Types of Herring

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Herring fish belong to the family Clupeidae, which contains nearly 200 species. They are small, streamlined schooling fish that feed on plankton and live in both freshwater and saltwater. Herring have a single dorsal fin and protruding lower jaws and are silvery in color. Bodies of herring are relatively deep while the sides are flat, according to the Gulf of Maine Research Institute.

Atlantic Herring

Atlantic herring are small, pelagic plankton-feeders, up to 17 inches long and weighing up to 1.5 lb., according to the Gulf of Maine Research Institute. Features include a dorsal fin located around the top center of the body, iridescent grayish or greenish-blue colors in the dorsal area and silver colors on the sides and abdomen. Abundant populations of herring in the Gulf of Maine make them one of the most important fish species in that region, according to the Institute. While once considered to be a separate species from the Pacific herring, Atlantic herring have since been acknowledged to have only minor differences.

Blueback Herring

Blueback herring make their home along the Atlantic coast of North America, from Nova Scotia to Florida. Resembling alewife, a closely related species, they are either silvery or dark blue in color. Bodies are flat on the sides and rounded on the abdomens with forked tails. Bluebacks reach a maximum length of 16 inches and a weight of 7 oz. Though a saltwater fish, they also dwell in freshwater rivers and lakes and are one of the most common fish species in the Hudson River Valley, according to the U.S. Geological Survey.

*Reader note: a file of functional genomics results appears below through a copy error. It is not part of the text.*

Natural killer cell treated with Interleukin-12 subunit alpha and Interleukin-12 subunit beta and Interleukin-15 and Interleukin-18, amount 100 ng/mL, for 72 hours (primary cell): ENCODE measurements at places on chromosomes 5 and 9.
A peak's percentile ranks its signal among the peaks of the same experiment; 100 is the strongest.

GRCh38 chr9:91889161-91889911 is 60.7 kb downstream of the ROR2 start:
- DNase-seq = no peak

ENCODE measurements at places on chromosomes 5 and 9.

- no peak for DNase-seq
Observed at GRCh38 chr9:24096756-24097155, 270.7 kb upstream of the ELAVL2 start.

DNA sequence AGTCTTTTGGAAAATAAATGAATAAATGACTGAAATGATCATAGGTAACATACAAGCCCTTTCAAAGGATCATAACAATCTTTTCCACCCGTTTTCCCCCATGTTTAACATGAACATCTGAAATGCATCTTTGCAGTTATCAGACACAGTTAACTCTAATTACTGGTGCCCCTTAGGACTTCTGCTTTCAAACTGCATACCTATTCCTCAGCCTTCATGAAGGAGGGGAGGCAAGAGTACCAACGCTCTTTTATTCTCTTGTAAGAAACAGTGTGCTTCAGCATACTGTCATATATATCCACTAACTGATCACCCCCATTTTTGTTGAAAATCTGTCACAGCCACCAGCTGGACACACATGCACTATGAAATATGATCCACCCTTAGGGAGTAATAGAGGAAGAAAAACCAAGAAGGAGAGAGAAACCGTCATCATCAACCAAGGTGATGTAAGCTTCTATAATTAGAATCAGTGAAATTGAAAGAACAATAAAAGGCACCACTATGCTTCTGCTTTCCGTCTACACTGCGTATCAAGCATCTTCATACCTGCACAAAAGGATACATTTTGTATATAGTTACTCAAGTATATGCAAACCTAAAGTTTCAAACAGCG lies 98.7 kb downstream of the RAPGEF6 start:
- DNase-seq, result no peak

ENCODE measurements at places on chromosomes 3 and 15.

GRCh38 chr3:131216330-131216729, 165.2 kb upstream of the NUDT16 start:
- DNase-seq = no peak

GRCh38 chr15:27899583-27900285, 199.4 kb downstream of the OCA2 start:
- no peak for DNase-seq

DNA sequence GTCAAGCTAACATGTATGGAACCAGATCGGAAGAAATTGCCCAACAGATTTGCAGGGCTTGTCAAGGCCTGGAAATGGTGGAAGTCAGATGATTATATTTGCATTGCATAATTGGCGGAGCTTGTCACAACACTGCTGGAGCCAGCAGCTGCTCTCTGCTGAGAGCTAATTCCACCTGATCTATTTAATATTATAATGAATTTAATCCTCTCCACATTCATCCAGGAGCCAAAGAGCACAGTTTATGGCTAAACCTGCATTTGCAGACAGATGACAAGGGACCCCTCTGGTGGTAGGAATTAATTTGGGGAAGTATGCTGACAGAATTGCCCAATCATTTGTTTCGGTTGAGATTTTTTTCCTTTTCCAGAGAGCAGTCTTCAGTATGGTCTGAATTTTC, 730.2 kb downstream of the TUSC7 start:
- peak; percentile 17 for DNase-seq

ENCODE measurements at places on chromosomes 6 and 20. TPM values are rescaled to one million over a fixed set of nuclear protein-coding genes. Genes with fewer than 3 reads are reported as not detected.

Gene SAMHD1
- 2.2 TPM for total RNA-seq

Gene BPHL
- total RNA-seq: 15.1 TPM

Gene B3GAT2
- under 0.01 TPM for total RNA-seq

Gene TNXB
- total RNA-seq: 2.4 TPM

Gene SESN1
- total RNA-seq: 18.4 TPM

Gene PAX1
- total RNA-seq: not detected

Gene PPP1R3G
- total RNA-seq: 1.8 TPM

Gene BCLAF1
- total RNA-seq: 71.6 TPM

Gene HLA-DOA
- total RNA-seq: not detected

Alewife Herring

Alewife herring are native to the Atlantic coast from Canada to South Carolina, though they enter Pennsylvania’s Delaware River on spawning migrations, according to the Pennsylvania Fish and Boat Commission. Alewives were first reported in the Great Lakes in the 1870s and reside there still. Alewives have an overall silvery color with cream-colored abdomens that might display light spotting. They grow between 12 and 15 inches in length, and their large, metallic scales come off easily, according to the Maryland Department of Natural Resources.

Shad

Shad are a type of herring that comes in a variety of subspecies, such as hickory shad, which grow from 18 to 20 inches in length, have a protruding lower jaw and are amber-silver in color. American shad grow between 20 and 24 inches in length and are silvery-colored with a few large spots on the shoulder area. Gizzard shad are set apart from other herrings with their gizzard-like stomachs, according to the Pennsylvania Fish and Boat Commission. A gizzard shad’s back is silvery-gray, while its sides reflect silvery red, blue, green or brassy colors.

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Kent Page McGroarty has worked as a writer since 2006, contributing numerous articles to various websites. She is a frequent contributor to the health and fitness sections of the online magazine EDGE Publications and holds a Bachelor of Arts in English from Saint Joseph's University.